Meta Platforms Inc., Pinterest Inc., Twitter Inc., Amazon.com Inc. and several news outlets have canceled plans to attend the annual CES technology conference in Las Vegas, a response to surging COVID-19 cases around the world.
The show, put on by the Consumer Technology Association, is still scheduled to get underway in early January. But efforts to return to normal after an online-only event last January have been hindered by the raging omicron variant.
"Due to the spike in COVID cases across the country in the past week, we’ve decided to cancel our in-person presence at CES next month,” Twitter said in a statement. "We’ll continue to actively monitor the situation into the new year and find other opportunities to connect with our clients and partners.”
Meta, formerly known as Facebook, echoed those remarks. "Out of an abundance of caution and care for our employees, we won’t be attending CES in-person due to the evolving public health concerns related to COVID-19,” Meta said. The company is exploring how it can participate virtually.
Amazon and its smart-home subsidiary Ring did likewise. The retail and technology giant said that "due to the quickly shifting situation and uncertainty around the Omicron variant, we will no longer have an on-site presence at CES.”
T-Mobile U.S. Inc., a CES sponsor, said Tuesday it will "significantly limit” its in-person presence at the show. And chief executive officer Mike Sievert will no longer be giving a keynote speech at the event, either in-person or online.
"The vast majority of our team will not be traveling to Las Vegas,” the wireless carrier said. The company "looks forward to an in-person CES 2023, which we hope includes an on-stage keynote in front of a live audience.”
Pinterest, which had been planning to have a scaled-down presence, decided to cancel altogether. Like Twitter, the social media company wasn’t officially part of the show.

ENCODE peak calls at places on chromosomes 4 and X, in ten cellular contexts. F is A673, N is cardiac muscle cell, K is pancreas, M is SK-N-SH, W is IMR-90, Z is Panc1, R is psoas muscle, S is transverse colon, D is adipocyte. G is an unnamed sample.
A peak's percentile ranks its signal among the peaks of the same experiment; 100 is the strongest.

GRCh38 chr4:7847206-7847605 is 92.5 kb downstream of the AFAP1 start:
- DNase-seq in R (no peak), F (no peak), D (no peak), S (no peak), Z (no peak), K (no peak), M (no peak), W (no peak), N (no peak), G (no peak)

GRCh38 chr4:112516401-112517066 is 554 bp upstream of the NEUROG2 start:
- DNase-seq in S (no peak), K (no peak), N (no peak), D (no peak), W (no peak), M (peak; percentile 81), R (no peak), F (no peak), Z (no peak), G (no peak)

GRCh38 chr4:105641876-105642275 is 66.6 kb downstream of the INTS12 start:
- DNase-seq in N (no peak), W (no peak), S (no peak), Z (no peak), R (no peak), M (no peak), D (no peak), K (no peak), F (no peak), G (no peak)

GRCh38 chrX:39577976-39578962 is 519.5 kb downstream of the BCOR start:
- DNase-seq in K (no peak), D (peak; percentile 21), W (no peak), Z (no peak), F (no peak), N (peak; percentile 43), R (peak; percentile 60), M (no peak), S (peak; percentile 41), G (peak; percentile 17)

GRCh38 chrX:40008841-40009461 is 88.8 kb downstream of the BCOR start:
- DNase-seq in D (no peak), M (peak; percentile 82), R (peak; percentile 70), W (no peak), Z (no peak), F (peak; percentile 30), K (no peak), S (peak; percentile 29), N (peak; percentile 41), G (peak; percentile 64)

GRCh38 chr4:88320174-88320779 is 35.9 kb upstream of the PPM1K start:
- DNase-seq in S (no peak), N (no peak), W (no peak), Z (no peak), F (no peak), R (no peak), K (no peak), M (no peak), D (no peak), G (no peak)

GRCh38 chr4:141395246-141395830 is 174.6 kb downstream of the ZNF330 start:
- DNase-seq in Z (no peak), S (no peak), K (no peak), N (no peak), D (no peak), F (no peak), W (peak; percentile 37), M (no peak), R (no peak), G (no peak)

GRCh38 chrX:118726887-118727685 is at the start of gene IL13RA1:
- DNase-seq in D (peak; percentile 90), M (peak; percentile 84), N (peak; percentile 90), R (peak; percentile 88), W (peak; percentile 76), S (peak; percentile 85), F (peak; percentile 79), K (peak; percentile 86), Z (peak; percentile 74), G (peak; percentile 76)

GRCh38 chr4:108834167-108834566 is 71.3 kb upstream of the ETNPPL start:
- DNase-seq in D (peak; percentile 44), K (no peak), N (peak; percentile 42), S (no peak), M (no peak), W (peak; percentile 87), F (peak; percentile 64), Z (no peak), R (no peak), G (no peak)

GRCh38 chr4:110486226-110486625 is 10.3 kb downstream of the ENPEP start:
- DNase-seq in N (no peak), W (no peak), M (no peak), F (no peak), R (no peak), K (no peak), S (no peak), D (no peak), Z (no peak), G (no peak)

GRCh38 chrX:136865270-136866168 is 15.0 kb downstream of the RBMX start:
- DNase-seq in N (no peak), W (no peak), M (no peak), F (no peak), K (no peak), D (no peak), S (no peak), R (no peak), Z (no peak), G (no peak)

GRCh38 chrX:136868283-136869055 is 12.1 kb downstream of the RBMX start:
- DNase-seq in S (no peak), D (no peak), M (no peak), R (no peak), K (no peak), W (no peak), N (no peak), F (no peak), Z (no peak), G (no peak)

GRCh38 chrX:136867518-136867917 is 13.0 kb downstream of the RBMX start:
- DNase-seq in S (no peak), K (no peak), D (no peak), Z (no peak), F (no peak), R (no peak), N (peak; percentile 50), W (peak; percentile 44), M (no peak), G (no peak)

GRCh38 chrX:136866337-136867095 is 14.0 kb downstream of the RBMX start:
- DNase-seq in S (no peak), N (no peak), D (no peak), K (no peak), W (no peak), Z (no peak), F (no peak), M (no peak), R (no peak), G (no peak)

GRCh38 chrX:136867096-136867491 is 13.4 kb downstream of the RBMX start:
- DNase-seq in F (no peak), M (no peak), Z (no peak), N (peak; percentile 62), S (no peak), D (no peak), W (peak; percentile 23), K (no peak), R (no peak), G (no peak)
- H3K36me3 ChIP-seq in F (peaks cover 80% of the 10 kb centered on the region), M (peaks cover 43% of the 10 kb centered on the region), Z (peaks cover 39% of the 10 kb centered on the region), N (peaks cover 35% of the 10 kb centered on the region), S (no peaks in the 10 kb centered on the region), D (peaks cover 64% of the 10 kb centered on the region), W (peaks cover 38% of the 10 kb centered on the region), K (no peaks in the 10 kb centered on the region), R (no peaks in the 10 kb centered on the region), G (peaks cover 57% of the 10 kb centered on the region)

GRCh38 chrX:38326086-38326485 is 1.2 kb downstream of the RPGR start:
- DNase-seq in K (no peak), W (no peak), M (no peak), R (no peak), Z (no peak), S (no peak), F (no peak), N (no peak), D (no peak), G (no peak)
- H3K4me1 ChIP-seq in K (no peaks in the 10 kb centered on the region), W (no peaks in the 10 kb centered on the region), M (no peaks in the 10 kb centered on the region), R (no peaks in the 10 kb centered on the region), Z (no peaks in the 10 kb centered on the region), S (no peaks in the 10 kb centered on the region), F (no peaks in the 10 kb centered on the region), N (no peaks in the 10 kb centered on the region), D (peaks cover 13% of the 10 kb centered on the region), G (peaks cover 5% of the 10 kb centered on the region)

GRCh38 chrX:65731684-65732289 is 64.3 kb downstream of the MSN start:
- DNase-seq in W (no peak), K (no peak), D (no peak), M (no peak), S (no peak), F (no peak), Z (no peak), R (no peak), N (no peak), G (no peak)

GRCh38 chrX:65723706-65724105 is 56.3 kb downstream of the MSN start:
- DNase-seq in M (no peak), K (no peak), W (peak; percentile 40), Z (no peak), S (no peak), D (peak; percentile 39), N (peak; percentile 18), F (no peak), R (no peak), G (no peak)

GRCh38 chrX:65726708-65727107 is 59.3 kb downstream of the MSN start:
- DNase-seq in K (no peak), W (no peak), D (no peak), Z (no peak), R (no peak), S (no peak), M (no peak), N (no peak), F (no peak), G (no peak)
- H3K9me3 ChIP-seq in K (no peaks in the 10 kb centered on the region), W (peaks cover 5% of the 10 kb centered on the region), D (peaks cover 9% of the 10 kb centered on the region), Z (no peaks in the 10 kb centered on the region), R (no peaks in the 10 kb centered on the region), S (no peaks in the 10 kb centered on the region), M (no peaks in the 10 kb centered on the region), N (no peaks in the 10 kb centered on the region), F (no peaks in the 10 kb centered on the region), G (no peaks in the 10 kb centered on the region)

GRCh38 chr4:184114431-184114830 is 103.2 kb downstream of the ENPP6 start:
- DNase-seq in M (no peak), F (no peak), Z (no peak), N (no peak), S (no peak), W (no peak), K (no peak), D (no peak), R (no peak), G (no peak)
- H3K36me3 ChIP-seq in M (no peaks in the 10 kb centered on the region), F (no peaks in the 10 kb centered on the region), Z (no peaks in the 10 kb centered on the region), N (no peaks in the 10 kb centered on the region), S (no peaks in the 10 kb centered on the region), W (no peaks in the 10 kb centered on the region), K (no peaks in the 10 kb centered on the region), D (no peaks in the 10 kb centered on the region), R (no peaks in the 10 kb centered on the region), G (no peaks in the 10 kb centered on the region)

Other companies had already been planning primarily digital showcases. Nvidia Corp. said it "was cautious from the start” and that its news conference is virtual-only. Advanced Micro Devices Inc. said it is attending, but with only a limited presence.
Samsung Electronics Co., a key presenter at CES, said Tuesday it was "closely monitoring the current health situation” and planning to take appropriate measures. Its next steps could include "a smaller delegation on-site and the strengthening of online experiences,” the company said.
But several big names are pushing ahead with plans for the event — a 54-year-old institution that typically attracts tens of thousands of people and has previously showcased products such as the VCR, DVD and Microsoft Corp.’s Xbox.
Sony Group Corp., Samsung Electronics Co., and Alphabet Inc.’s Google told Bloomberg News they are still scheduled to attend, but that they are monitoring local conditions. Sony added that it is including a digital version of its plans, which entails a large booth and a news conference. Qualcomm Inc. still plans to attend as well.
Some smaller technology companies, including smartphone maker OnePlus and virtual reality headset developer HTC Vive, said they also currently plan to attend the show.
Amazon.com Inc., which typically uses CES to promote its Ring products and work with third-party accessory makers, didn’t immediately respond for a request for comment. Apple Inc., which went to CES two years ago for a privacy panel, didn’t have plans to attend the 2022 conference.
Several technology-focused publications, including The Verge, Engadget, TechCrunch and CNET, said that they’re not sending reporters to Las Vegas to cover the conference.
The CTA, though, has no plans to cancel the in-person conference. The group has touted the number of companies attending, as well as its updated safety protocols, including optional daily testing for COVID-19.
Gary Shapiro, the group’s longtime president, responded to questions with a statement saying that more than 100 government officials are scheduled to attend the conference. He also pointed to continued attendee and company registrations.
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